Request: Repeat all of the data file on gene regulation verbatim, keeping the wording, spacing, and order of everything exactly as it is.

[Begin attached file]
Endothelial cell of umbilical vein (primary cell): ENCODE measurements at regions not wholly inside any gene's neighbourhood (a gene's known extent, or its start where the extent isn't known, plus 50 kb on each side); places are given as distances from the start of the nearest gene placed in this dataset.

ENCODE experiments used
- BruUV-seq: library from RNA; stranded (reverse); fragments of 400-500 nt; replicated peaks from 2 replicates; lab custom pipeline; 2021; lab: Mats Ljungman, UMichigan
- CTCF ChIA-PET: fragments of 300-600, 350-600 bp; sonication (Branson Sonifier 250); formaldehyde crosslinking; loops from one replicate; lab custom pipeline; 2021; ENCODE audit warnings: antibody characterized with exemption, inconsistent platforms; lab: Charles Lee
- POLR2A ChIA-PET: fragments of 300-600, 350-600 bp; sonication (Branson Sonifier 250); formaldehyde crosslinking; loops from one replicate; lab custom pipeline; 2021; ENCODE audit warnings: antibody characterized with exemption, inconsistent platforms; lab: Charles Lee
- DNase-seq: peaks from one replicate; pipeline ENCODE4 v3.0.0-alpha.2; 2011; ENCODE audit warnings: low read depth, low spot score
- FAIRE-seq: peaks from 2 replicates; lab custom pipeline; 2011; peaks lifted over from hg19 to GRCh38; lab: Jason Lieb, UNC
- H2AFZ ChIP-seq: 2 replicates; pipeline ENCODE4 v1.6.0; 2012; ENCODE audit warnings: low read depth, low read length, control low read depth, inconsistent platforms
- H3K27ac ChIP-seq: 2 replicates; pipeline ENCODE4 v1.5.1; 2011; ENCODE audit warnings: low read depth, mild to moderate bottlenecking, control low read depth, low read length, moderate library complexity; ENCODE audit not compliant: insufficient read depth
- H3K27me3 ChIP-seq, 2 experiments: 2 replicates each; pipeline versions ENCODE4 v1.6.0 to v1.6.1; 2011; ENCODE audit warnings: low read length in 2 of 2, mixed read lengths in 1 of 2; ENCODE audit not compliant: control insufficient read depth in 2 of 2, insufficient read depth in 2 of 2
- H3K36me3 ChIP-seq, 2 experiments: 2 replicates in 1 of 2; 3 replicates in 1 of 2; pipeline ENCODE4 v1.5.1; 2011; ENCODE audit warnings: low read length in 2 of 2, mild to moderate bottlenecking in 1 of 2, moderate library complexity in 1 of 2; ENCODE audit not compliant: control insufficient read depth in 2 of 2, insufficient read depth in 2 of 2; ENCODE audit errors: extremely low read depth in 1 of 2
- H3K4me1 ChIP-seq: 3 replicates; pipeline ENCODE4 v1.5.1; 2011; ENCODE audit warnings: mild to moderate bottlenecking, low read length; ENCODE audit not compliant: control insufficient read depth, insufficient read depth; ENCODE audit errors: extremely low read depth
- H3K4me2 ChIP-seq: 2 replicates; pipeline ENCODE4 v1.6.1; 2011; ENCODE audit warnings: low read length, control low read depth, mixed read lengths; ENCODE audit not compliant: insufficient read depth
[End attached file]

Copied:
Endothelial cell of umbilical vein (primary cell): ENCODE measurements at regions not wholly inside any gene's neighbourhood (a gene's known extent, or its start where the extent isn't known, plus 50 kb on each side); places are given as distances from the start of the nearest gene placed in this dataset.

ENCODE experiments used
- BruUV-seq: library from RNA; stranded (reverse); fragments of 400-500 nt; replicated peaks from 2 replicates; lab custom pipeline; 2021; lab: Mats Ljungman, UMichigan
- CTCF ChIA-PET: fragments of 300-600, 350-600 bp; sonication (Branson Sonifier 250); formaldehyde crosslinking; loops from one replicate; lab custom pipeline; 2021; ENCODE audit warnings: antibody characterized with exemption, inconsistent platforms; lab: Charles Lee
- POLR2A ChIA-PET: fragments of 300-600, 350-600 bp; sonication (Branson Sonifier 250); formaldehyde crosslinking; loops from one replicate; lab custom pipeline; 2021; ENCODE audit warnings: antibody characterized with exemption, inconsistent platforms; lab: Charles Lee
- DNase-seq: peaks from one replicate; pipeline ENCODE4 v3.0.0-alpha.2; 2011; ENCODE audit warnings: low read depth, low spot score
- FAIRE-seq: peaks from 2 replicates; lab custom pipeline; 2011; peaks lifted over from hg19 to GRCh38; lab: Jason Lieb, UNC
- H2AFZ ChIP-seq: 2 replicates; pipeline ENCODE4 v1.6.0; 2012; ENCODE audit warnings: low read depth, low read length, control low read depth, inconsistent platforms
- H3K27ac ChIP-seq: 2 replicates; pipeline ENCODE4 v1.5.1; 2011; ENCODE audit warnings: low read depth, mild to moderate bottlenecking, control low read depth, low read length, moderate library complexity; ENCODE audit not compliant: insufficient read depth
- H3K27me3 ChIP-seq, 2 experiments: 2 replicates each; pipeline versions ENCODE4 v1.6.0 to v1.6.1; 2011; ENCODE audit warnings: low read length in 2 of 2, mixed read lengths in 1 of 2; ENCODE audit not compliant: control insufficient read depth in 2 of 2, insufficient read depth in 2 of 2
- H3K36me3 ChIP-seq, 2 experiments: 2 replicates in 1 of 2; 3 replicates in 1 of 2; pipeline ENCODE4 v1.5.1; 2011; ENCODE audit warnings: low read length in 2 of 2, mild to moderate bottlenecking in 1 of 2, moderate library complexity in 1 of 2; ENCODE audit not compliant: control insufficient read depth in 2 of 2, insufficient read depth in 2 of 2; ENCODE audit errors: extremely low read depth in 1 of 2
- H3K4me1 ChIP-seq: 3 replicates; pipeline ENCODE4 v1.5.1; 2011; ENCODE audit warnings: mild to moderate bottlenecking, low read length; ENCODE audit not compliant: control insufficient read depth, insufficient read depth; ENCODE audit errors: extremely low read depth
- H3K4me2 ChIP-seq: 2 replicates; pipeline ENCODE4 v1.6.1; 2011; ENCODE audit warnings: low read length, control low read depth, mixed read lengths; ENCODE audit not compliant: insufficient read depth